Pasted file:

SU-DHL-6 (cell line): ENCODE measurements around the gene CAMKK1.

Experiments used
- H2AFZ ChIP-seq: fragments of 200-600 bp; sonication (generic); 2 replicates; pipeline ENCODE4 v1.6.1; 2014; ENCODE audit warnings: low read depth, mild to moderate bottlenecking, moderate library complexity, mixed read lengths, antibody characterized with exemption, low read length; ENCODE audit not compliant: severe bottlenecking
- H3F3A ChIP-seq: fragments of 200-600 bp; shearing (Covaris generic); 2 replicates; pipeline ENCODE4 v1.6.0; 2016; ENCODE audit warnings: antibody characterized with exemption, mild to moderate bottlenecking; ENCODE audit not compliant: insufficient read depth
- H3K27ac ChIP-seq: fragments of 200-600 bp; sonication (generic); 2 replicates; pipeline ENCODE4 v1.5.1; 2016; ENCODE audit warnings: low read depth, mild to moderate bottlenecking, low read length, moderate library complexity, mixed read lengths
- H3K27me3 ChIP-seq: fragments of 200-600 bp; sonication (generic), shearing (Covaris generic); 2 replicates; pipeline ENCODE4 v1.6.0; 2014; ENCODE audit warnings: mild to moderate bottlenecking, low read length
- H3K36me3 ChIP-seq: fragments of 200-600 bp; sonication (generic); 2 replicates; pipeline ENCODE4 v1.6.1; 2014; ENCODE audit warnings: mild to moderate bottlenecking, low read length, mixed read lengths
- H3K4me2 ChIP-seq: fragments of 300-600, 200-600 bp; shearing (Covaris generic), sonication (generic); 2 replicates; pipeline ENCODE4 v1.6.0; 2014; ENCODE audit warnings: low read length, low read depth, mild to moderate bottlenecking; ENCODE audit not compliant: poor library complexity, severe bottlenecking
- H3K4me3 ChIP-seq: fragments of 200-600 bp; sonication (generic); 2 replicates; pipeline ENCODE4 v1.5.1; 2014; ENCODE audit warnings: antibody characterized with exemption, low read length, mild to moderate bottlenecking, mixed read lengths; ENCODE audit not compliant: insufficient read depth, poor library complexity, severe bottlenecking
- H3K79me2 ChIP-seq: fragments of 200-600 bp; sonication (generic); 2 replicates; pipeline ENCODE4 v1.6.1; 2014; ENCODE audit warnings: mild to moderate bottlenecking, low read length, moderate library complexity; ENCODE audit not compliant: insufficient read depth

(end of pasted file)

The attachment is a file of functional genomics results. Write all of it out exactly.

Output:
SU-DHL-6 (cell line): ENCODE measurements around the gene CAMKK1.

Experiments used
- H2AFZ ChIP-seq: fragments of 200-600 bp; sonication (generic); 2 replicates; pipeline ENCODE4 v1.6.1; 2014; ENCODE audit warnings: low read depth, mild to moderate bottlenecking, moderate library complexity, mixed read lengths, antibody characterized with exemption, low read length; ENCODE audit not compliant: severe bottlenecking
- H3F3A ChIP-seq: fragments of 200-600 bp; shearing (Covaris generic); 2 replicates; pipeline ENCODE4 v1.6.0; 2016; ENCODE audit warnings: antibody characterized with exemption, mild to moderate bottlenecking; ENCODE audit not compliant: insufficient read depth
- H3K27ac ChIP-seq: fragments of 200-600 bp; sonication (generic); 2 replicates; pipeline ENCODE4 v1.5.1; 2016; ENCODE audit warnings: low read depth, mild to moderate bottlenecking, low read length, moderate library complexity, mixed read lengths
- H3K27me3 ChIP-seq: fragments of 200-600 bp; sonication (generic), shearing (Covaris generic); 2 replicates; pipeline ENCODE4 v1.6.0; 2014; ENCODE audit warnings: mild to moderate bottlenecking, low read length
- H3K36me3 ChIP-seq: fragments of 200-600 bp; sonication (generic); 2 replicates; pipeline ENCODE4 v1.6.1; 2014; ENCODE audit warnings: mild to moderate bottlenecking, low read length, mixed read lengths
- H3K4me2 ChIP-seq: fragments of 300-600, 200-600 bp; shearing (Covaris generic), sonication (generic); 2 replicates; pipeline ENCODE4 v1.6.0; 2014; ENCODE audit warnings: low read length, low read depth, mild to moderate bottlenecking; ENCODE audit not compliant: poor library complexity, severe bottlenecking
- H3K4me3 ChIP-seq: fragments of 200-600 bp; sonication (generic); 2 replicates; pipeline ENCODE4 v1.5.1; 2014; ENCODE audit warnings: antibody characterized with exemption, low read length, mild to moderate bottlenecking, mixed read lengths; ENCODE audit not compliant: insufficient read depth, poor library complexity, severe bottlenecking
- H3K79me2 ChIP-seq: fragments of 200-600 bp; sonication (generic); 2 replicates; pipeline ENCODE4 v1.6.1; 2014; ENCODE audit warnings: mild to moderate bottlenecking, low read length, moderate library complexity; ENCODE audit not compliant: insufficient read depth